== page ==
2 marie antoinette glitched

As for Final Fashion, it will still exist, however I will no longer create ‘blog posts’ as I used to. I’ll update it occasionally to feature whatever I’m working on, so it will continue to function as a portfolio. However, updates will be infrequent. I’ll also no longer do my ‘click click’ link roundups. Instead, please follow me on Twitter and Tumblr where I’ll continue to share what I consider worth clicking on the internet as I come across it. My Delicious account is also a catch-all for that type of stuff. My Facebook is a free-for-all, so feel free to add me. And I’m an occasional Instagrammer too, if you want peek through a little square into my world.

3 jeffrey campbell lita glitched

How lucky I am to have been part of this fashion blogging phenomenon for a full trend cycle, from beginning to end. Sharing my words and drawings with you is my greatest joy. To everyone who has ever visited Final Fashion, linked to it, commented on it, and found something useful or delightful here, thank you!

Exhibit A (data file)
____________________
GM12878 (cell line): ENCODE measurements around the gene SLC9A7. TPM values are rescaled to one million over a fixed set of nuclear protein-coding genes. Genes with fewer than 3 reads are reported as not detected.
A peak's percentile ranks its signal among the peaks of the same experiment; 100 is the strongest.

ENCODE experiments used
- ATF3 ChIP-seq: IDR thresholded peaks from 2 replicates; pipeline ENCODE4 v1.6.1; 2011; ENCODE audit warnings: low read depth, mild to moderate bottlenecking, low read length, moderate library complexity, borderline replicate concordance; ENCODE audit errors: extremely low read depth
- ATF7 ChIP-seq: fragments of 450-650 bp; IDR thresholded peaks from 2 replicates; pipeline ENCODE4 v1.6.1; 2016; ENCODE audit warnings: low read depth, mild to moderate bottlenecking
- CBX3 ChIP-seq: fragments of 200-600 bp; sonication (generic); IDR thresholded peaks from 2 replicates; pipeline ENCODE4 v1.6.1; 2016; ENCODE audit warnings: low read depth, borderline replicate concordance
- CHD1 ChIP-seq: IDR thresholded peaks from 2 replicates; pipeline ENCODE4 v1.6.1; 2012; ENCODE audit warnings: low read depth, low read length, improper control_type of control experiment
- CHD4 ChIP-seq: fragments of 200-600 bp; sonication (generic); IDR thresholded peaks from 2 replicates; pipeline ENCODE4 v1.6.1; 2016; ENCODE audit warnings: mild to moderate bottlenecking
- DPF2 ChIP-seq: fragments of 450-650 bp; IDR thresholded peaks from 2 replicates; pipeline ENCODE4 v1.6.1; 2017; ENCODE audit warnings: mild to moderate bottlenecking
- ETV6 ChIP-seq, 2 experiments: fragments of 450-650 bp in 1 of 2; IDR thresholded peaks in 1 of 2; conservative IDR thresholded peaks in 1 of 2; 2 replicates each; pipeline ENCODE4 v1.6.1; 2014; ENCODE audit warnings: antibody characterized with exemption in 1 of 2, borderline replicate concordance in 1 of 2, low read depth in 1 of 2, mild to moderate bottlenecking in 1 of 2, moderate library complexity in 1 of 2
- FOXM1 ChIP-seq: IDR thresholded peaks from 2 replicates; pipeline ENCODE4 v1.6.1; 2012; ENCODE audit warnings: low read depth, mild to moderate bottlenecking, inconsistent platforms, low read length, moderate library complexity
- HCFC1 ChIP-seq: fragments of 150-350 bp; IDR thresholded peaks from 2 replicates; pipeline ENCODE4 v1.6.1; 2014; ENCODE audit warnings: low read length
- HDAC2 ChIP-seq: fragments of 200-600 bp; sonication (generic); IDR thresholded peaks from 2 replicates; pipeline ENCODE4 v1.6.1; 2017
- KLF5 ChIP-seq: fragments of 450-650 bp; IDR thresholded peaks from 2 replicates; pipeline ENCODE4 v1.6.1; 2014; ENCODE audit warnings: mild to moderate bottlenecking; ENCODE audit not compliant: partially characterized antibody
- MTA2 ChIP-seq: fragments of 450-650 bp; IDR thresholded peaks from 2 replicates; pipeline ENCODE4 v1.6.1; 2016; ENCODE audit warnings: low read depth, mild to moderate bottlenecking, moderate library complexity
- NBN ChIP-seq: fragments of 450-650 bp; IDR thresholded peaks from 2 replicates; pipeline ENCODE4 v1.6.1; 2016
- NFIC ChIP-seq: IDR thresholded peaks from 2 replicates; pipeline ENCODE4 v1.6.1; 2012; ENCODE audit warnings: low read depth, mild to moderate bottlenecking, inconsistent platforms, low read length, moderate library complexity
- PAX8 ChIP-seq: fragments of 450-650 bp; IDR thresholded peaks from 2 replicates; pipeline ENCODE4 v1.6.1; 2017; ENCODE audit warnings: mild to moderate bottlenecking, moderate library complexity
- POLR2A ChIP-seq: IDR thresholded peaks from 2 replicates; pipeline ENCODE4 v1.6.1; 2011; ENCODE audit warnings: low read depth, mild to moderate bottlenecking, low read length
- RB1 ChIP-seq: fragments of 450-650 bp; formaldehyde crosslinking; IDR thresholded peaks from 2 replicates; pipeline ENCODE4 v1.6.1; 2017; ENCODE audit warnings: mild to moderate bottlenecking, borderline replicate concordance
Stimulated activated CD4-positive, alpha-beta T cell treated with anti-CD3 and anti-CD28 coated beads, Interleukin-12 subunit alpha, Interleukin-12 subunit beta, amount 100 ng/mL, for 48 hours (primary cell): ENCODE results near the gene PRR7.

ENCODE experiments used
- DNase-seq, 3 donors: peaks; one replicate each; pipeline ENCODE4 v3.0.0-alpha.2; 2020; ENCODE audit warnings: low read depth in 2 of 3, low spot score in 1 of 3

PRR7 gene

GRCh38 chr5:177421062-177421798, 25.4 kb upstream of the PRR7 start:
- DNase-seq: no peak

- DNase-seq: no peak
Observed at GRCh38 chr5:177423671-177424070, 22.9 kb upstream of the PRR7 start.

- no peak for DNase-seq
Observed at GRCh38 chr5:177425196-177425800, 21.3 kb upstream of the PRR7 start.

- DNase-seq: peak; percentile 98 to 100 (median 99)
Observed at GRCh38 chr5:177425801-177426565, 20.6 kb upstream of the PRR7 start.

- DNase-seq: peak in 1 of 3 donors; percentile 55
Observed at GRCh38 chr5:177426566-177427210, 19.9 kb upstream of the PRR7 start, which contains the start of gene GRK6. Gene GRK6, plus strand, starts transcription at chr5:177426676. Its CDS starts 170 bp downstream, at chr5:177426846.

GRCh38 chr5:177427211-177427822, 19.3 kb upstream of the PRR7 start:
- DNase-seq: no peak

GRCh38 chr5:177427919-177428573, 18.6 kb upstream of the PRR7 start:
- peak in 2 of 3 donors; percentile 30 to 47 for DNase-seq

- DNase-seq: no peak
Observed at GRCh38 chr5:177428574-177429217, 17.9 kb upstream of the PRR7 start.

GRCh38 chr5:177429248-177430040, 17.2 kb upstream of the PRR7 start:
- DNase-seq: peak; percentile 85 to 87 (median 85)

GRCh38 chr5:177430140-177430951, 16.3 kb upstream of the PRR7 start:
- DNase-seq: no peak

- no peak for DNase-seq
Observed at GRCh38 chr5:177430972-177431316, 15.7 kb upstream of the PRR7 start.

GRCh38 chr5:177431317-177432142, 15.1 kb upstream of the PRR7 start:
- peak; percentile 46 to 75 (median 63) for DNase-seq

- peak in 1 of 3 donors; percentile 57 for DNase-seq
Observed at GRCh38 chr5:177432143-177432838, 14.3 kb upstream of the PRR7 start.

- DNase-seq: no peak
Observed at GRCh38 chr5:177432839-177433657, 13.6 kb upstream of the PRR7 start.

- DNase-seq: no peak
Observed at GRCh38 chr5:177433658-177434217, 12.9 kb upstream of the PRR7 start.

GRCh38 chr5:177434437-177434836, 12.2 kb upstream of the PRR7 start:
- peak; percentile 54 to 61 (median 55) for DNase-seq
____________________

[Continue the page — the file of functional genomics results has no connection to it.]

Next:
in residence at The Drake Hotel on October 9

events,toronto — Danielle on October 5, 2014 at 2:11 pm


I share a studio with a lovely group of artists, and some of us are going to be in residence at The Drake Lab at 1140 Queen Street West until October 16. On Saturday, Oliver Pauk and Michael Vickers covered the space in foil (like Warhol’s factory!) so it’s a shared studio for creating collaborative art, open to the public. I’m going to be there on October 9, and I’d like to attempt a little tribute to the lively environment of Antonio’s studio.

Anyone is invited to come and hang out with me while I work. I’ll be doing large, spontaneous style portraits all day. If you’ve ever wanted to be drawn by me, here’s your chance!

Thursday October 9 2014 11am to 7pm

Drake Lab 1140 Queen Street West Toronto


If you’re curious about Antonio’s studio, this Times article will help you imagine it.